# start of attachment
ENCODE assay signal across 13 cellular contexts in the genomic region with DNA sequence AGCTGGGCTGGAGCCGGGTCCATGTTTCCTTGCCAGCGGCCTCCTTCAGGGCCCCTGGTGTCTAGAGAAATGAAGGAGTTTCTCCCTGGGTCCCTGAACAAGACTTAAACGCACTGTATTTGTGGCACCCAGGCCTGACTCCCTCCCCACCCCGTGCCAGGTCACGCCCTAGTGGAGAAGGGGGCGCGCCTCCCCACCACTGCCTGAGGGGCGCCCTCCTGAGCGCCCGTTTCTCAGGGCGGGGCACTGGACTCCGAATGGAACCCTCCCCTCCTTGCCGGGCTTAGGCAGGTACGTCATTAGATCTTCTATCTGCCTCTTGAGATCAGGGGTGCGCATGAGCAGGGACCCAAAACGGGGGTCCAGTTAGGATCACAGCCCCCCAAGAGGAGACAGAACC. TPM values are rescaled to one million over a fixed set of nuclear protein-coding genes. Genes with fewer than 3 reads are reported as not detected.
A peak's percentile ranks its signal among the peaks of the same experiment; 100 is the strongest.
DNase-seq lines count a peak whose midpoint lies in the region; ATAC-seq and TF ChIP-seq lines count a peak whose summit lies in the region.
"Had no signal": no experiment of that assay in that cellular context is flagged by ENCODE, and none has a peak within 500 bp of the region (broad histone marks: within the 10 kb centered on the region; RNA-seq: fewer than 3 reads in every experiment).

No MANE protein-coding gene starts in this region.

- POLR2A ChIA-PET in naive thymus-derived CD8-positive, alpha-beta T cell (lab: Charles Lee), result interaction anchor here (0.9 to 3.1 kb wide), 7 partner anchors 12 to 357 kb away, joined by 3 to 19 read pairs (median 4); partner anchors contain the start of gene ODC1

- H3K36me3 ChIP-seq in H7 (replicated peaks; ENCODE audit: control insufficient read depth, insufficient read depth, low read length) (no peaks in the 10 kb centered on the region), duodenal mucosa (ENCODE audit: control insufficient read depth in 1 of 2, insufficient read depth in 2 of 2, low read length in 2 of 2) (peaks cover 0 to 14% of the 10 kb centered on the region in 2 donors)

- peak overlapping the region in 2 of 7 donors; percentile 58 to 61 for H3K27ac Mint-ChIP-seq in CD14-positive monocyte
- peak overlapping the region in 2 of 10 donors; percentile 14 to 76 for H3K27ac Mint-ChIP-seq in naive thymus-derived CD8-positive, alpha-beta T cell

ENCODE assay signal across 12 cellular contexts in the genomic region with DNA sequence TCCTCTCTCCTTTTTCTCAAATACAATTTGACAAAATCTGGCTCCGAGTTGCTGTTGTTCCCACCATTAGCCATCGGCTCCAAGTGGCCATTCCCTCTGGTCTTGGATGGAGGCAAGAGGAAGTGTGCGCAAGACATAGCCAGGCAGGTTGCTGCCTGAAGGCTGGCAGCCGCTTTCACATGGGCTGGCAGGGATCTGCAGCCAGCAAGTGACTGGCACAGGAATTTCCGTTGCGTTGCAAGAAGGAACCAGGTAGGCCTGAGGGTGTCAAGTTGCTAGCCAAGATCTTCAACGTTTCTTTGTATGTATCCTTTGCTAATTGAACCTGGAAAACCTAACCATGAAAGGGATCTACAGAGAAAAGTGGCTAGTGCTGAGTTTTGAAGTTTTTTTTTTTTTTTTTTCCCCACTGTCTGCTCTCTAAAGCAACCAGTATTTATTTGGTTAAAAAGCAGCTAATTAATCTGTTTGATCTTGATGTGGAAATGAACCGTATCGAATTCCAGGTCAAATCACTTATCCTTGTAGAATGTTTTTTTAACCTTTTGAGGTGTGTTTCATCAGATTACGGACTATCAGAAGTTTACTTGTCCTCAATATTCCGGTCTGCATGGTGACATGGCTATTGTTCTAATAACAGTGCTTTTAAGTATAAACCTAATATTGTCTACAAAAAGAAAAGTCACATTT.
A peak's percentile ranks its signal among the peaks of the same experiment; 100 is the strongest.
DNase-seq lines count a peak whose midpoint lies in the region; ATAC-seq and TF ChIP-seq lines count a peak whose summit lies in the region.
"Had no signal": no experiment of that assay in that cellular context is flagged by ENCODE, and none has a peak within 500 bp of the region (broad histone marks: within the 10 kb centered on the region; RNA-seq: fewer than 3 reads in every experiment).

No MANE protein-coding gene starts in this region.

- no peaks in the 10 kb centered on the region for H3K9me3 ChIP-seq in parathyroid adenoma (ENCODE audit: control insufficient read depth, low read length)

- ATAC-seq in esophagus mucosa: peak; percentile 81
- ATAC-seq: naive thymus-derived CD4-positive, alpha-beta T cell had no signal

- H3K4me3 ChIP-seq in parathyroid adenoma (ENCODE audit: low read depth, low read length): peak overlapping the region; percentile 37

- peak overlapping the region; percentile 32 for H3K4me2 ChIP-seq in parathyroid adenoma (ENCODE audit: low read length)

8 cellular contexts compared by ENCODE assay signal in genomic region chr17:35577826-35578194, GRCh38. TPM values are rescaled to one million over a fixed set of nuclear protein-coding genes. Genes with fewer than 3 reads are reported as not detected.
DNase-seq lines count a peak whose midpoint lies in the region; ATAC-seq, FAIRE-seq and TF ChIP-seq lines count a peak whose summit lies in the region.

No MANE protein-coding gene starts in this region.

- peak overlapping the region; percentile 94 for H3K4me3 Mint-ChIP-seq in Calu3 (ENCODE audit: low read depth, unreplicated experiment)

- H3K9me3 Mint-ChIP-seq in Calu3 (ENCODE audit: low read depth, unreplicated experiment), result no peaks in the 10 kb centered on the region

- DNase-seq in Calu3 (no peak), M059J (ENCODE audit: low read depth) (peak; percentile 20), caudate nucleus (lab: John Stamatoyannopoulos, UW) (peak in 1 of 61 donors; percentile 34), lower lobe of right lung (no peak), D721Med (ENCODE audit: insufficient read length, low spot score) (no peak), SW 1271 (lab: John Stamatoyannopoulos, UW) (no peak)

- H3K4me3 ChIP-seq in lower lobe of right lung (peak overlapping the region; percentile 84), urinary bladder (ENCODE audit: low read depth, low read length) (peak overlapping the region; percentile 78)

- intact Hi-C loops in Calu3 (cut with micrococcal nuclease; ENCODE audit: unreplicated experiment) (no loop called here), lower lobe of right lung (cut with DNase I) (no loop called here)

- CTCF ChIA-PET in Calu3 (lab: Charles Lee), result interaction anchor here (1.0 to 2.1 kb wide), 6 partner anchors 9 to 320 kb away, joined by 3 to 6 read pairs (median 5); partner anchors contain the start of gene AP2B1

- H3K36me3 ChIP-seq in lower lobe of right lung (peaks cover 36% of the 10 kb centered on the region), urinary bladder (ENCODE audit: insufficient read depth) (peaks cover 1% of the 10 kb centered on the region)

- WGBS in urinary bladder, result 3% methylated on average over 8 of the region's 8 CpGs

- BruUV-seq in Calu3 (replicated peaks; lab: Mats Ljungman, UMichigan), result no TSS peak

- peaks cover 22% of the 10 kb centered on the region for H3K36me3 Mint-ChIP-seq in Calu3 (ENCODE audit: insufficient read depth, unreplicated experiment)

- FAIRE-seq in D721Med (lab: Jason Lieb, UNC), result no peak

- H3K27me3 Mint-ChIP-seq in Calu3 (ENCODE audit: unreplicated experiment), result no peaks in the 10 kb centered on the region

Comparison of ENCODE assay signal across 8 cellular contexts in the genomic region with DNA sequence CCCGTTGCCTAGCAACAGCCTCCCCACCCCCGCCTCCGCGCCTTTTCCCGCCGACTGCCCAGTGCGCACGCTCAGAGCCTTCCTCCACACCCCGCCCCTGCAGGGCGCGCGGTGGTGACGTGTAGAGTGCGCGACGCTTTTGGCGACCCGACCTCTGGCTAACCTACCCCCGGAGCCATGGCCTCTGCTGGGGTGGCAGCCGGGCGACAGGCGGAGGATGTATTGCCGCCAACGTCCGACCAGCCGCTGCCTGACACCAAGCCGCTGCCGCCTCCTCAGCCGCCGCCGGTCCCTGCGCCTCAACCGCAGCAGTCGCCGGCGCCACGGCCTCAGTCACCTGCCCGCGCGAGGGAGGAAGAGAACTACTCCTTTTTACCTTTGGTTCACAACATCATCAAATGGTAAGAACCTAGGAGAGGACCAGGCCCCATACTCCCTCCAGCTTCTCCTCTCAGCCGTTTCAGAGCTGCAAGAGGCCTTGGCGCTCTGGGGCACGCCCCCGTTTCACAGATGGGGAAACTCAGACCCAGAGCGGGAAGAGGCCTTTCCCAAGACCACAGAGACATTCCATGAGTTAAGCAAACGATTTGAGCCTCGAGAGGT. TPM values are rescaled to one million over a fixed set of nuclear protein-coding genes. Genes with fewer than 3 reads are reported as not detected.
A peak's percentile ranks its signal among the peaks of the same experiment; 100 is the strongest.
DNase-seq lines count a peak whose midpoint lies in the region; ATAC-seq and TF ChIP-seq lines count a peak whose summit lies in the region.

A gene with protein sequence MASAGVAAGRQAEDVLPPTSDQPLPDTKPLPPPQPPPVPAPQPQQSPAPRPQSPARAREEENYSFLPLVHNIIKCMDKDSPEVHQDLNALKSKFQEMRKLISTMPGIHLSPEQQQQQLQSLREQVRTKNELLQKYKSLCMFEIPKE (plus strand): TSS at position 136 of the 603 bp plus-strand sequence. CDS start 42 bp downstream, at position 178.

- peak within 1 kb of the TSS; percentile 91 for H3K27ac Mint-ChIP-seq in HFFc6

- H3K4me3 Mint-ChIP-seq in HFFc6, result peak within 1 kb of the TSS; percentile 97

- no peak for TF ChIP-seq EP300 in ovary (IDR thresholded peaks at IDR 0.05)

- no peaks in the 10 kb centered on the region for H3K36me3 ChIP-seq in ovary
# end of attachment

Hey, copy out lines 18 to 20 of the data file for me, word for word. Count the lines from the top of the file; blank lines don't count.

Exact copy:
- H3K4me3 ChIP-seq in parathyroid adenoma (ENCODE audit: low read depth, low read length): peak overlapping the region; percentile 37

- peak overlapping the region; percentile 32 for H3K4me2 ChIP-seq in parathyroid adenoma (ENCODE audit: low read length)

8 cellular contexts compared by ENCODE assay signal in genomic region chr17:35577826-35578194, GRCh38. TPM values are rescaled to one million over a fixed set of nuclear protein-coding genes. Genes with fewer than 3 reads are reported as not detected.